Wilson said there is definitely a stigma attached to smoking in 2014, and thought that others see smokers as gross or lowlifes.
“I think (there’s a stigma to smoking),” Hurley said. “Not so much in college settings, but more in the real world.”
City of smoke
East Lansing provides a lot of variety when it comes to both cigarette smoking and alternative smoking activities.
Any gas station sells cigarettes, as well as a number of convenience stores. However, a newcomer to the East Lansing area might notice that prices for them are a dollar or so more than they would be in other parts of the state. This can make smoking a particularly expensive habit in the East Lansing area.
For the non-traditional smoker, Wild Side Smoke Shop might be a hub. They sell a wide variety of hookah and hookah glassware. Glassware can range from $15 to $1500 depending on the product’s ornateness and effectiveness.
“Hookah tobacco has more saturated moisture to it,” sales representative at Wild Side Brian Kelly said. “It’s more of ... a wet product that you really couldn’t roll into a paper or anything. You do absolutely need hookah-ware, glassware, to use it.”
With the city of East Lansing’s February 2013 moratorium on additional smoke shops and hookah bars opening in East Lansing, one would think that the days for specialty smoking are numbered.
“Hookah’s definitely more of a social thing,” Six Lounge manager Kyle Sandor said. “It’s good for people to get along, hang out and smoke a bit.”
Finance freshman Mikie Wronski, who frequents the Six Lounge, agrees with Sandor about the social aspect of hookah.
“I enjoy the buzz I get,” Wronski said. “This place (has) a relaxing atmosphere.”
Wronski said he has heard that hookah is much worse in terms of the health effects. Sandor commented that, while hookah has much less nicotine, there is no reason to say that hookah is a healthy alternative.
“Hookah vaporizes in your lungs, cigarettes tear open your lungs to get nicotine in,” Sandor said. “That’s the biggest difference. Pretty much it’s both tobacco, either way you smoke it, you’re still going to have the side effects.”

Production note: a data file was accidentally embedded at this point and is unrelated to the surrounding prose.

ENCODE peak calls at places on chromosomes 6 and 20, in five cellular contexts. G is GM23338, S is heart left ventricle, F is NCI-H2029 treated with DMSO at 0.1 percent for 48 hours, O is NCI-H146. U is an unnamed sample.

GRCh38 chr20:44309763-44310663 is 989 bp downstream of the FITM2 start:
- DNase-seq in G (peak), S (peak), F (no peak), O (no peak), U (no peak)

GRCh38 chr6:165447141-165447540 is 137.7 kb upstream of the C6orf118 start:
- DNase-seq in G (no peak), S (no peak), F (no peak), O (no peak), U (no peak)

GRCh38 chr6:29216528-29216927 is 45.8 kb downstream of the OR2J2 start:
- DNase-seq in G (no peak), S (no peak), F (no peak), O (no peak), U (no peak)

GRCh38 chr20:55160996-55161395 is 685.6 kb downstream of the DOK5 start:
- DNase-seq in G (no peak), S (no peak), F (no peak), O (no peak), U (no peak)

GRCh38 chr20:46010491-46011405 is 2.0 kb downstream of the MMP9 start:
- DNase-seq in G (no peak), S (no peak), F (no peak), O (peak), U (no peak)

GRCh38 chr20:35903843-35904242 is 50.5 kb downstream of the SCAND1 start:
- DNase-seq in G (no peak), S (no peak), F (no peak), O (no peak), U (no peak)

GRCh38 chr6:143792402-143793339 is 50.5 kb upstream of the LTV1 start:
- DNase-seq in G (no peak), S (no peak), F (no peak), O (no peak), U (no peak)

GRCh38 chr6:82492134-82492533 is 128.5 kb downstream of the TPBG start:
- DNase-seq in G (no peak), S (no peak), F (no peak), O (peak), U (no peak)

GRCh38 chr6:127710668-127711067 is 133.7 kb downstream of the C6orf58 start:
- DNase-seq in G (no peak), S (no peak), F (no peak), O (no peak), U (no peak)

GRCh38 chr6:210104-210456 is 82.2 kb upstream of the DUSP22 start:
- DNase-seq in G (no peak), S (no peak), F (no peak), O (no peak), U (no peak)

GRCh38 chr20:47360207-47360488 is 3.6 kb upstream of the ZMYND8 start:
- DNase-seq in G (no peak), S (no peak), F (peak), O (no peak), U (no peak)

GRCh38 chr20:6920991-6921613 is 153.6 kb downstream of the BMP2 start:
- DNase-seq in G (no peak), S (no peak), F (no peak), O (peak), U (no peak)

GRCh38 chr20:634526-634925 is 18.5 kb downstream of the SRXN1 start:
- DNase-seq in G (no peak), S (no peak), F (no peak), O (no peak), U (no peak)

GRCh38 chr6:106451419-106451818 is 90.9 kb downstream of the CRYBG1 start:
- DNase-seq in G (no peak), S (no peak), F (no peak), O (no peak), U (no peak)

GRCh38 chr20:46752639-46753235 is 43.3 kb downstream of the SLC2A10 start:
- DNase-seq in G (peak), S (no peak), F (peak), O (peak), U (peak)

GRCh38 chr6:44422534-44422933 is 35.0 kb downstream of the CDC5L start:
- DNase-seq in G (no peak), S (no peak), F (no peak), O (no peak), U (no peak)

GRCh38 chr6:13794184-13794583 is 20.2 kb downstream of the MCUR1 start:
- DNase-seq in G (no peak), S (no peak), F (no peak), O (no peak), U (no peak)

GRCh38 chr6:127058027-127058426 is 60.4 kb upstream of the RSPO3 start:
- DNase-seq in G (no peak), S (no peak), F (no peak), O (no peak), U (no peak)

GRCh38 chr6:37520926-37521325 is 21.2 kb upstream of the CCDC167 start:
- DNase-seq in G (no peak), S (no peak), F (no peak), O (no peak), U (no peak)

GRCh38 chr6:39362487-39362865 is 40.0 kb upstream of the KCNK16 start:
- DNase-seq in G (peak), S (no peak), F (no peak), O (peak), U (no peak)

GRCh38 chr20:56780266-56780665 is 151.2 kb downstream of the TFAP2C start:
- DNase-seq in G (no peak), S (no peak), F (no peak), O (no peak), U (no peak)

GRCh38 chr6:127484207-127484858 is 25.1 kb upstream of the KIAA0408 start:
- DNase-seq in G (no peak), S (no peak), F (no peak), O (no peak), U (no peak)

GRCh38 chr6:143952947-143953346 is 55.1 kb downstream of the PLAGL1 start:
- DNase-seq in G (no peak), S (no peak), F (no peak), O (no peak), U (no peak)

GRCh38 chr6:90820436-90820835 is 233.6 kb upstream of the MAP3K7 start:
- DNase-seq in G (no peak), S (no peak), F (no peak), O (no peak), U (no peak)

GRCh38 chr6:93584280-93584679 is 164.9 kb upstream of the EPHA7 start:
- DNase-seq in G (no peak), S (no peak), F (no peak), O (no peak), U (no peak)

The negative effects of smoking tobacco are widely known, both to smokers and non-smokers.
Cigarette boxes list the common side effects of the habit on the box, such as heart disease, respiratory disease, cancer or birth defects.
For students who may already be addicted to nicotine, Olin Health Center has resources that can help.
Olin offers an individualized smoking cessation program that provides students with an assessment of their tobacco use, readiness to quit, harm reduction strategies and support, according to Marketing and Communications Manager for Student Health Services Kathi Braunlich.
The smoking cessation program does not count toward a student’s three free visits to Olin. Students also are given a LIFE:Rx appointment free of charge.
LIFE:Rx is a program that seeks to help “students and staff at MSU to take charge of their personal health and fitness goals.”
A student who fails to quit their first try does not need to worry. A Centers for Disease Control and Prevention report showed that 62.1 percent of those in the 18-24 age group have tried in the past year to quit smoking for at least a day.
Why a student would want to start smoking can only be answered by speculation. However, for college students, many of whom cannot drink, smoking is a celebratory alternative.
“It’s definitely a bigger thing, coming into a college town,” Sandor said. “It’s very social and you’ve got a lot of freshmen who are under 21 (and) you can’t go to a bar.”